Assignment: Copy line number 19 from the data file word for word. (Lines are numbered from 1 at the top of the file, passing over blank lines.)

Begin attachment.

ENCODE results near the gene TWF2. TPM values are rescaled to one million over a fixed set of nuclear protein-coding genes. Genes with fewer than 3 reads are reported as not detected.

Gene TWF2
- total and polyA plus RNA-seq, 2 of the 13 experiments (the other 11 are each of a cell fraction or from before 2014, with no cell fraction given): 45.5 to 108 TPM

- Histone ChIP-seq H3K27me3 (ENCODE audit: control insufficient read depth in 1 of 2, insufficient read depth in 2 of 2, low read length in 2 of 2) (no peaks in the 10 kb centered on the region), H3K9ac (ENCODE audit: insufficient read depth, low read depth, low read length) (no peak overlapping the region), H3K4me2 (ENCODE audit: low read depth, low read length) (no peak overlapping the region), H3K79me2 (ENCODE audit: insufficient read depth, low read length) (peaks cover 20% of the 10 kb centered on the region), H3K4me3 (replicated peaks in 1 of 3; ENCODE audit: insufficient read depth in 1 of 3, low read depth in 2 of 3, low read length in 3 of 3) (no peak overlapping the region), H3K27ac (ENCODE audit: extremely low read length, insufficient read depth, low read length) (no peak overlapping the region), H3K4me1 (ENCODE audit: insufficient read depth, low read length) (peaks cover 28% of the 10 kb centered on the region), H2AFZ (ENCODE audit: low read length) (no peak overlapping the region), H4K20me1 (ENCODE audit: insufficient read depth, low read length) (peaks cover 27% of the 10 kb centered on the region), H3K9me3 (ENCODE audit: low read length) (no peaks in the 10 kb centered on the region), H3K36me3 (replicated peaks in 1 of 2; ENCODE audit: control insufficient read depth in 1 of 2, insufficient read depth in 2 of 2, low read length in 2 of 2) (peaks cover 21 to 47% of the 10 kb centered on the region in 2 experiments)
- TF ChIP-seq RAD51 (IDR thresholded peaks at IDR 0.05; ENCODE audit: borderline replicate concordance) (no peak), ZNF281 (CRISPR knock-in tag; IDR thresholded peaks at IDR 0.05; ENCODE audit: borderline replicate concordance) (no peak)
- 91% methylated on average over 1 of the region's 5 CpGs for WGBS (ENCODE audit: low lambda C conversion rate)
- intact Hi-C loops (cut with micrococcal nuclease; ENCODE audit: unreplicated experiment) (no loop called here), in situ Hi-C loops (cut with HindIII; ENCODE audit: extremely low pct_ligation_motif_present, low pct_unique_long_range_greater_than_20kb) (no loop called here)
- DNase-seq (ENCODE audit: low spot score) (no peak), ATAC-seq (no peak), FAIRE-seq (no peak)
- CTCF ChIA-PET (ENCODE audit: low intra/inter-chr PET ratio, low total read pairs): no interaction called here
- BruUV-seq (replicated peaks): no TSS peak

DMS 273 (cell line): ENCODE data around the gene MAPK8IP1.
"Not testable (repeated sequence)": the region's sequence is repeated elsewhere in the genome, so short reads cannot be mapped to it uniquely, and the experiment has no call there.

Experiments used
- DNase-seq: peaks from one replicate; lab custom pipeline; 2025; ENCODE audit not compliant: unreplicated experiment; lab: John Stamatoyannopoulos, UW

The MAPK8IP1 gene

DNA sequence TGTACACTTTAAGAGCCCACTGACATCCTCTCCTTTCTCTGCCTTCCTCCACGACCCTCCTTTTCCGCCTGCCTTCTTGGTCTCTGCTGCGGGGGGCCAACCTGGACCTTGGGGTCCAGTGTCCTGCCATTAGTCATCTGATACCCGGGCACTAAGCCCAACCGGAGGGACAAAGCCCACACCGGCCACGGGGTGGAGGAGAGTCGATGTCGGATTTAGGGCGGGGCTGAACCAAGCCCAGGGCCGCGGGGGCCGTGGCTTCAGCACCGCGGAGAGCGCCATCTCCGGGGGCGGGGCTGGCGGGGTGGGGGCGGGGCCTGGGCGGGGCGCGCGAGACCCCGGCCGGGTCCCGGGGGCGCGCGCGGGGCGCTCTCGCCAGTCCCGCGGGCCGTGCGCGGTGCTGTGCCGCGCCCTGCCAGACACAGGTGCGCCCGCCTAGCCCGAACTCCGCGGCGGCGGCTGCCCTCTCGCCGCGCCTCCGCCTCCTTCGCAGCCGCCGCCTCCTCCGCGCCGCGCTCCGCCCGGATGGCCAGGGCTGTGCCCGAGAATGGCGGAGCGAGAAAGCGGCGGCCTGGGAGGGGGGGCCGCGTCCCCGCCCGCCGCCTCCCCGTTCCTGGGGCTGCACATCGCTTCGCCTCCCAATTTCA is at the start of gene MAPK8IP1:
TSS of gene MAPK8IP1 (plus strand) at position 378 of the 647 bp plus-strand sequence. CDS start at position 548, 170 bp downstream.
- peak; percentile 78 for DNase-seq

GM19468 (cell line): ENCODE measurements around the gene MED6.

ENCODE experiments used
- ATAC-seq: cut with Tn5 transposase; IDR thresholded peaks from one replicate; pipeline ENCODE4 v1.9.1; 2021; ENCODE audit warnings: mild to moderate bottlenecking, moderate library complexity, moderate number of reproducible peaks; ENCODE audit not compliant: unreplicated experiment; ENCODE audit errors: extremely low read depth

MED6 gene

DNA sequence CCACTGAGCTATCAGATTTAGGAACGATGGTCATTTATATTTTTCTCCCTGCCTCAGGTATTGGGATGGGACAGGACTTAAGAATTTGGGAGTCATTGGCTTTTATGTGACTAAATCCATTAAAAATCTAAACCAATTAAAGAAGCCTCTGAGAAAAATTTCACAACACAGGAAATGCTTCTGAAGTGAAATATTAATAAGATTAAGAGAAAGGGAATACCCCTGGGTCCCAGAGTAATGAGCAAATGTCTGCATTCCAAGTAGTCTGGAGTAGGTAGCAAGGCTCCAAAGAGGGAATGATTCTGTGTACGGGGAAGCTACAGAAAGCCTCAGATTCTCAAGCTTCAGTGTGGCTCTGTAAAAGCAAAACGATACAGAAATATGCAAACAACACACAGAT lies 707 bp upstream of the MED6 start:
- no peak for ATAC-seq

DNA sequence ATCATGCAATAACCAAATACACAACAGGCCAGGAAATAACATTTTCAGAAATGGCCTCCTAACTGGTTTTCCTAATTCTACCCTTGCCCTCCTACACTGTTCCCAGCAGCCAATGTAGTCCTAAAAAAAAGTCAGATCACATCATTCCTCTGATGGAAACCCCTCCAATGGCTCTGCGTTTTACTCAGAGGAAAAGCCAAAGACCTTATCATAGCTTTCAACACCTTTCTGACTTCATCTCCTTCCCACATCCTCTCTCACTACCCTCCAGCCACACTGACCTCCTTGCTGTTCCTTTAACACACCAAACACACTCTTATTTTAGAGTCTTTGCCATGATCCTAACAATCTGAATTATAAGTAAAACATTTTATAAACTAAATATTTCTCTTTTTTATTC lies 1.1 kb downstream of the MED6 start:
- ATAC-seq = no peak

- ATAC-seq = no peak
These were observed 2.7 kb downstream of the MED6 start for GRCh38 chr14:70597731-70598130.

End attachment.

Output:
GM19468 (cell line): ENCODE measurements around the gene MED6.